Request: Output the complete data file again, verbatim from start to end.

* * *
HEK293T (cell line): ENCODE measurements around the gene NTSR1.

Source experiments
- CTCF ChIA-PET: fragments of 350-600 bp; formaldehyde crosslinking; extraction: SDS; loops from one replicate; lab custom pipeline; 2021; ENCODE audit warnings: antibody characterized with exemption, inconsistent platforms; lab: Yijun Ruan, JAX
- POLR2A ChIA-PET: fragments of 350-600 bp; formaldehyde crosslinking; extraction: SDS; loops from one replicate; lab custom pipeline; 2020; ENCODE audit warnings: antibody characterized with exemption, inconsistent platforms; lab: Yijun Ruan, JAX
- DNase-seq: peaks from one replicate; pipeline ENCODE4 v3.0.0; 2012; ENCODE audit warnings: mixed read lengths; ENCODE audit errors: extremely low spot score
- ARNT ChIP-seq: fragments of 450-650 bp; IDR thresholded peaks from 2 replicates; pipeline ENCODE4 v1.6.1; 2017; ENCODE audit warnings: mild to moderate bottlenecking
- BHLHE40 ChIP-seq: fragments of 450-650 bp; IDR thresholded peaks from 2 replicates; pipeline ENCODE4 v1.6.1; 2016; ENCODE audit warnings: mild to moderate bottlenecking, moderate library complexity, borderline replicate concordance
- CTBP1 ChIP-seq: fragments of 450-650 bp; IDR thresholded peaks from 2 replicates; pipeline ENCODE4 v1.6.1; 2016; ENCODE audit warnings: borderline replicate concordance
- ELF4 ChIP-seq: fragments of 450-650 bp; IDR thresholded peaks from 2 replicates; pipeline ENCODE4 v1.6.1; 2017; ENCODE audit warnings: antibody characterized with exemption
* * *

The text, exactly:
HEK293T (cell line): ENCODE measurements around the gene NTSR1.

Source experiments
- CTCF ChIA-PET: fragments of 350-600 bp; formaldehyde crosslinking; extraction: SDS; loops from one replicate; lab custom pipeline; 2021; ENCODE audit warnings: antibody characterized with exemption, inconsistent platforms; lab: Yijun Ruan, JAX
- POLR2A ChIA-PET: fragments of 350-600 bp; formaldehyde crosslinking; extraction: SDS; loops from one replicate; lab custom pipeline; 2020; ENCODE audit warnings: antibody characterized with exemption, inconsistent platforms; lab: Yijun Ruan, JAX
- DNase-seq: peaks from one replicate; pipeline ENCODE4 v3.0.0; 2012; ENCODE audit warnings: mixed read lengths; ENCODE audit errors: extremely low spot score
- ARNT ChIP-seq: fragments of 450-650 bp; IDR thresholded peaks from 2 replicates; pipeline ENCODE4 v1.6.1; 2017; ENCODE audit warnings: mild to moderate bottlenecking
- BHLHE40 ChIP-seq: fragments of 450-650 bp; IDR thresholded peaks from 2 replicates; pipeline ENCODE4 v1.6.1; 2016; ENCODE audit warnings: mild to moderate bottlenecking, moderate library complexity, borderline replicate concordance
- CTBP1 ChIP-seq: fragments of 450-650 bp; IDR thresholded peaks from 2 replicates; pipeline ENCODE4 v1.6.1; 2016; ENCODE audit warnings: borderline replicate concordance
- ELF4 ChIP-seq: fragments of 450-650 bp; IDR thresholded peaks from 2 replicates; pipeline ENCODE4 v1.6.1; 2017; ENCODE audit warnings: antibody characterized with exemption